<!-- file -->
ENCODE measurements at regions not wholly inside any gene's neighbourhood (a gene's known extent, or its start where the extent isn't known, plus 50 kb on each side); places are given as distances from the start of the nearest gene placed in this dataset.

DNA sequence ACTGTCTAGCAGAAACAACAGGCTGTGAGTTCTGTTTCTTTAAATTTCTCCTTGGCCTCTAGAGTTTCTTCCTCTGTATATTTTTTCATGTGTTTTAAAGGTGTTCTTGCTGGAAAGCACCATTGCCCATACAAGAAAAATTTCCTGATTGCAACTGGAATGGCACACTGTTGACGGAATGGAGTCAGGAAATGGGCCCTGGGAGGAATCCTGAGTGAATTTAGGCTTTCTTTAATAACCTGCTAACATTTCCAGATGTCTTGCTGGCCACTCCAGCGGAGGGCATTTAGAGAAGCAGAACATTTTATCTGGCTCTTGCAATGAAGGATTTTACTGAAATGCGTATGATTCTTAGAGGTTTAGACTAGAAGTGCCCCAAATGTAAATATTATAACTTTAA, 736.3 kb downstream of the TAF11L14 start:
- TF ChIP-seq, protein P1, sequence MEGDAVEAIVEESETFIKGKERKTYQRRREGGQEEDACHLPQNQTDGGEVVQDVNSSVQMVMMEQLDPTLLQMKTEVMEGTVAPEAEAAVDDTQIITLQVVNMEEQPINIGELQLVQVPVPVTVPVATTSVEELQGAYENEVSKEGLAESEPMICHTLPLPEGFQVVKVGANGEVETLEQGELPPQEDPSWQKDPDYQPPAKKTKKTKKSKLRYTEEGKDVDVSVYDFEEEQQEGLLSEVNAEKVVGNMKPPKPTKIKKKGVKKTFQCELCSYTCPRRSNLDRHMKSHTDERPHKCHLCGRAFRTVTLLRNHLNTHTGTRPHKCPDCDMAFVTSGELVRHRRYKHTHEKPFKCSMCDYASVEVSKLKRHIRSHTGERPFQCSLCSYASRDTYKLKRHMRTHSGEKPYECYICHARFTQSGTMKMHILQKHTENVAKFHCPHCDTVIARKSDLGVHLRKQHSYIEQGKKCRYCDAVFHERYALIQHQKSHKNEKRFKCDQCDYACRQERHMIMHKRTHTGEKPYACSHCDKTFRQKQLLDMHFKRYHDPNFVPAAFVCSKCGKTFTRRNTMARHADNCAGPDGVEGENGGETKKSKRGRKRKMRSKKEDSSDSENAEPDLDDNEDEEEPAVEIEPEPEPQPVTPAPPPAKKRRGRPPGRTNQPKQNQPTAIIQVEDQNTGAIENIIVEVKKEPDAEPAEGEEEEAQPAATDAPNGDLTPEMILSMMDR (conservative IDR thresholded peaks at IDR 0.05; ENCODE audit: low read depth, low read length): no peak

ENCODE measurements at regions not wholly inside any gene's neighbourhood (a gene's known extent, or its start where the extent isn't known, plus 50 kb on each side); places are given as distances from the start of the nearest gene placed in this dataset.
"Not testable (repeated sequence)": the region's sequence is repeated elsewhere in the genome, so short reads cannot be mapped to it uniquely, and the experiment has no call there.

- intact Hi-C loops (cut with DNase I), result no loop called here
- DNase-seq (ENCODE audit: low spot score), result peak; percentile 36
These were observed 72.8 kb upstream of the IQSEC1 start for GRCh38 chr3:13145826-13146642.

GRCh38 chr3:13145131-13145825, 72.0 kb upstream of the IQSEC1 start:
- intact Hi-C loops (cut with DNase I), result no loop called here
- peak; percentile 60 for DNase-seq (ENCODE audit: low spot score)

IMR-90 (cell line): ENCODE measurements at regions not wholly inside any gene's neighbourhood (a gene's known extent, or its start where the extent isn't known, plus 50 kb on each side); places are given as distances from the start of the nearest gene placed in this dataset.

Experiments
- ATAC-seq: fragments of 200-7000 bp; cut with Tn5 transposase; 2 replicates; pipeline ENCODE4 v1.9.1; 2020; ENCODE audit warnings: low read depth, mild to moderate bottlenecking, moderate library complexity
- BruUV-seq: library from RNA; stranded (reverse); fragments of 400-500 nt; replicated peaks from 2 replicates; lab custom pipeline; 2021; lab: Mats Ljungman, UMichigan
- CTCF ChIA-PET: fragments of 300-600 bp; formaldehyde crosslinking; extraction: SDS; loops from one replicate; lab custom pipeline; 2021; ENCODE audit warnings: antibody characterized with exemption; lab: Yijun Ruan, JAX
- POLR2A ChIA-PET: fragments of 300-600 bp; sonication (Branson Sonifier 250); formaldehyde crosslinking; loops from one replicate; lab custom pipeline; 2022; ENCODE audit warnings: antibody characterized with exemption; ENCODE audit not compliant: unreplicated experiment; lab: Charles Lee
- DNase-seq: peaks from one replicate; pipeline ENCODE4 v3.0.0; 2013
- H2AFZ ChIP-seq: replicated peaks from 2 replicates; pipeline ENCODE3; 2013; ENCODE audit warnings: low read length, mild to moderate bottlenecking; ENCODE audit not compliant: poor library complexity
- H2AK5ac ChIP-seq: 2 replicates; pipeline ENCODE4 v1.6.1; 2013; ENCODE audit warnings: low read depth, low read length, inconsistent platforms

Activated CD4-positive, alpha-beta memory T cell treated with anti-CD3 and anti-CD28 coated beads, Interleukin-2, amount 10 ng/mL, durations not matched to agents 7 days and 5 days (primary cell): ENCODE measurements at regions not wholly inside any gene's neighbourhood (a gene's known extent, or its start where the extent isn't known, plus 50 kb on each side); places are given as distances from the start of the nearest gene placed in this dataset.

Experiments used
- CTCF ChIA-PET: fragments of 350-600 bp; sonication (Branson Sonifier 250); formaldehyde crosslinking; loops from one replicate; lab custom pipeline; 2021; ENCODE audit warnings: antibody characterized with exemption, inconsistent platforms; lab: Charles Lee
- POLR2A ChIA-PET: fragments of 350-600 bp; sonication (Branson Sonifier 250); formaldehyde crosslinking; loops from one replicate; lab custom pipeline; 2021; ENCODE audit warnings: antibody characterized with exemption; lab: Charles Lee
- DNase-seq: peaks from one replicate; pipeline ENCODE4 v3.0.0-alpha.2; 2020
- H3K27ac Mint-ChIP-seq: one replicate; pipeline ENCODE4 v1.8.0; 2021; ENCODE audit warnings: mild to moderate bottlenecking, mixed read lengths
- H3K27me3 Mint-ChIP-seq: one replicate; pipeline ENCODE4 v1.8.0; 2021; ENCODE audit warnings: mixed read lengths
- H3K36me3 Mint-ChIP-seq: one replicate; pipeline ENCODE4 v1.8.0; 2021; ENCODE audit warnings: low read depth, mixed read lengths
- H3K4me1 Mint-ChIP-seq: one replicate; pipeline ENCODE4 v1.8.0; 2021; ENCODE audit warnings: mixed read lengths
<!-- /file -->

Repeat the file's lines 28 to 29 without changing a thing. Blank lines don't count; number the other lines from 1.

- H3K36me3 Mint-ChIP-seq: one replicate; pipeline ENCODE4 v1.8.0; 2021; ENCODE audit warnings: low read depth, mixed read lengths
- H3K4me1 Mint-ChIP-seq: one replicate; pipeline ENCODE4 v1.8.0; 2021; ENCODE audit warnings: mixed read lengths